The argument has been made that the US “has the best health care system in the world” therefore we shouldn’t change it because that would lead to lower quality health care. That claim is supported by the anecdote that people come to the US for health care they couldn’t get in their own country. While it may be true that some people, those who are wealthy enough to afford it, do come here for treatment and it may also be true (no one has offered objective evidence) that we have the most technologically advanced medical establishment, there is more to a health care “system” than technology. Equally important is access and delivery. It is inadequacies in those aspects of the system which the administration is trying to address. If you aren’t wealthy, if your health insurance refuses to pay for it or you have no insurance, it might as well not exist.
The fact is that despite having what may well be the most technologically advanced system, the US’s health outcomes are at the bottom of the barrel as compared to other industrialized countries. Compared to the 19 most advanced nations the US is dead last (pun intended) in deaths that could have been prevented by “timely and effective health care” according to a study by the Commonwealth Fund. Forty one countries have longer life expectancies. Among the G7 nations we are at the bottom. According to Wikipedia there are 32 countries that have lower infant mortality rates than the US. Those abysmal statistics are a reflection of the failures of the access and delivery part of our health care system.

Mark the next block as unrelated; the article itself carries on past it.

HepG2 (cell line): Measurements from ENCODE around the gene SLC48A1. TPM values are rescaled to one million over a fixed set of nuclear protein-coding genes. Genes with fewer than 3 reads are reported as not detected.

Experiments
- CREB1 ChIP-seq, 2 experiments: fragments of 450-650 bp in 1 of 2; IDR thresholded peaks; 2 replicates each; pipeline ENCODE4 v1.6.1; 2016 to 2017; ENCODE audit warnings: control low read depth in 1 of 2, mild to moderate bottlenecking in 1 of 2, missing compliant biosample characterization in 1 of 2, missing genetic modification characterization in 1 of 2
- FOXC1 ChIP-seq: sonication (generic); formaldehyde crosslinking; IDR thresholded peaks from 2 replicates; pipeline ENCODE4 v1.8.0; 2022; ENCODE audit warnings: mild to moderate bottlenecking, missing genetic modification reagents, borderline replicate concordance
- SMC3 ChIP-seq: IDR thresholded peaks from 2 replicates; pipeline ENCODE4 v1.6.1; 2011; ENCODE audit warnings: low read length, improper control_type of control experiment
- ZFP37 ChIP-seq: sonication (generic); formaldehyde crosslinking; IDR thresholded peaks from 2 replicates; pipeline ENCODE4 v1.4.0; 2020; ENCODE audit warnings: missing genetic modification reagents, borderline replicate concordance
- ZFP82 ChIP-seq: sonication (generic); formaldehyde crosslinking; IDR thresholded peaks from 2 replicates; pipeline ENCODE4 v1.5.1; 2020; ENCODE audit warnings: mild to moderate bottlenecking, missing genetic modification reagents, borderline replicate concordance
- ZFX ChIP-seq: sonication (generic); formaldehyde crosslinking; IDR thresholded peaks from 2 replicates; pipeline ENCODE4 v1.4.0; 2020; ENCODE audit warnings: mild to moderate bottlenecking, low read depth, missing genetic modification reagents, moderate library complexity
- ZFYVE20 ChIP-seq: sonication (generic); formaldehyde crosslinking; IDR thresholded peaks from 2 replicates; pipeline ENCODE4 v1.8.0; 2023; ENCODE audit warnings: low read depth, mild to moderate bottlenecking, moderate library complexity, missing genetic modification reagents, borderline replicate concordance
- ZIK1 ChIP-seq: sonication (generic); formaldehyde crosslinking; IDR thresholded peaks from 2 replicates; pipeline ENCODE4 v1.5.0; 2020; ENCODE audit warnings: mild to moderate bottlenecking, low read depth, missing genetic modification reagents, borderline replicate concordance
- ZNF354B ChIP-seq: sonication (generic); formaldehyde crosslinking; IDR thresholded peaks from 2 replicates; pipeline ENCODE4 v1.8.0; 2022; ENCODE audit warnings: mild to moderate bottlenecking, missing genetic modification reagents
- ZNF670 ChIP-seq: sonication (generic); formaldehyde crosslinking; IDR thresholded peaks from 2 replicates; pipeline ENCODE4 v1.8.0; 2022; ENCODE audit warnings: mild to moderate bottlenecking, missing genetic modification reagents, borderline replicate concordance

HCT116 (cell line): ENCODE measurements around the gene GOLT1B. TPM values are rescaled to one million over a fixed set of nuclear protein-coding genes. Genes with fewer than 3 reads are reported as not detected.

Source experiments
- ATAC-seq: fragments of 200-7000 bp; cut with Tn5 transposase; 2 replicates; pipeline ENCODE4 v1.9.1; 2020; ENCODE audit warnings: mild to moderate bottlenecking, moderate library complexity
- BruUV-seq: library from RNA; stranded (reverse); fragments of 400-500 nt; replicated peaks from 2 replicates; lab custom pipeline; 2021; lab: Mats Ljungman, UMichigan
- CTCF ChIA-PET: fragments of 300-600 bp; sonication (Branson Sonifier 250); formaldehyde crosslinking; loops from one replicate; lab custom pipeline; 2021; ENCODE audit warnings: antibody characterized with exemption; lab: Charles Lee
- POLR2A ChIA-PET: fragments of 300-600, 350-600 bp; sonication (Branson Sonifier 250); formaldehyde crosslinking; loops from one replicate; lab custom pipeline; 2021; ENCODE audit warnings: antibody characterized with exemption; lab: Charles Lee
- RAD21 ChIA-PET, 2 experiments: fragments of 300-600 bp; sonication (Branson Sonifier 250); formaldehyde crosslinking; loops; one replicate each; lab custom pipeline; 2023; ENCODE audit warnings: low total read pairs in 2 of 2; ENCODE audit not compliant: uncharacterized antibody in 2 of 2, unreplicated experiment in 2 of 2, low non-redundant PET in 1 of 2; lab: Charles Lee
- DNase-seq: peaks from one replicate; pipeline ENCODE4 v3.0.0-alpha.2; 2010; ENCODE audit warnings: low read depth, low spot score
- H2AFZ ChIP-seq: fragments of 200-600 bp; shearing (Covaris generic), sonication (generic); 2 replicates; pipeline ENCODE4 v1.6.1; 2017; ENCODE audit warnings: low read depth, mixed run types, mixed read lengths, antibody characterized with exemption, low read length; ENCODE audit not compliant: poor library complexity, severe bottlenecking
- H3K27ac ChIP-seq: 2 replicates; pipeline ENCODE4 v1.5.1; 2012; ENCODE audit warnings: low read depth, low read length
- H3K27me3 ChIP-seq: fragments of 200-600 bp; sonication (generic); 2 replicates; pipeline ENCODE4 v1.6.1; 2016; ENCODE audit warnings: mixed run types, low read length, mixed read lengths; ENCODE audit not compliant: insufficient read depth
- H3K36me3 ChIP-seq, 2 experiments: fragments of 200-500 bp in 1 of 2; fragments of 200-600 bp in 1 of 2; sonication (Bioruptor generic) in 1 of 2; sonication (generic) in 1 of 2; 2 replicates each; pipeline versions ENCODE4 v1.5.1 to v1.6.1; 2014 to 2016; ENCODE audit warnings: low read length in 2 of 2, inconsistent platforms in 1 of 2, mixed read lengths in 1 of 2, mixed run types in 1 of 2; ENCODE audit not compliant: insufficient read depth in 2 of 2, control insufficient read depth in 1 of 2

To make matters worse we are paying twice as much per capita than those countries that have better outcomes. To add insult to injury, the cost is going up at 2, 3 or more times the rate of inflation every year. We need to reform the delivery part of the system now. Not step by step over time, but now. If we allow the insurance system to remain as it is the rise in cost over the next ten years will make the administration’s reform proposal look like an after Christmas sale price and we’ll still be at the bottom of those lists because millions will still not have insurance and insurance companies will still be denying treatment. Write or call your senators and representatives and tell them not to listen to the nay sayer's and the lobbyists. Vote for change. Vote for the people they represent, not the insurance industry.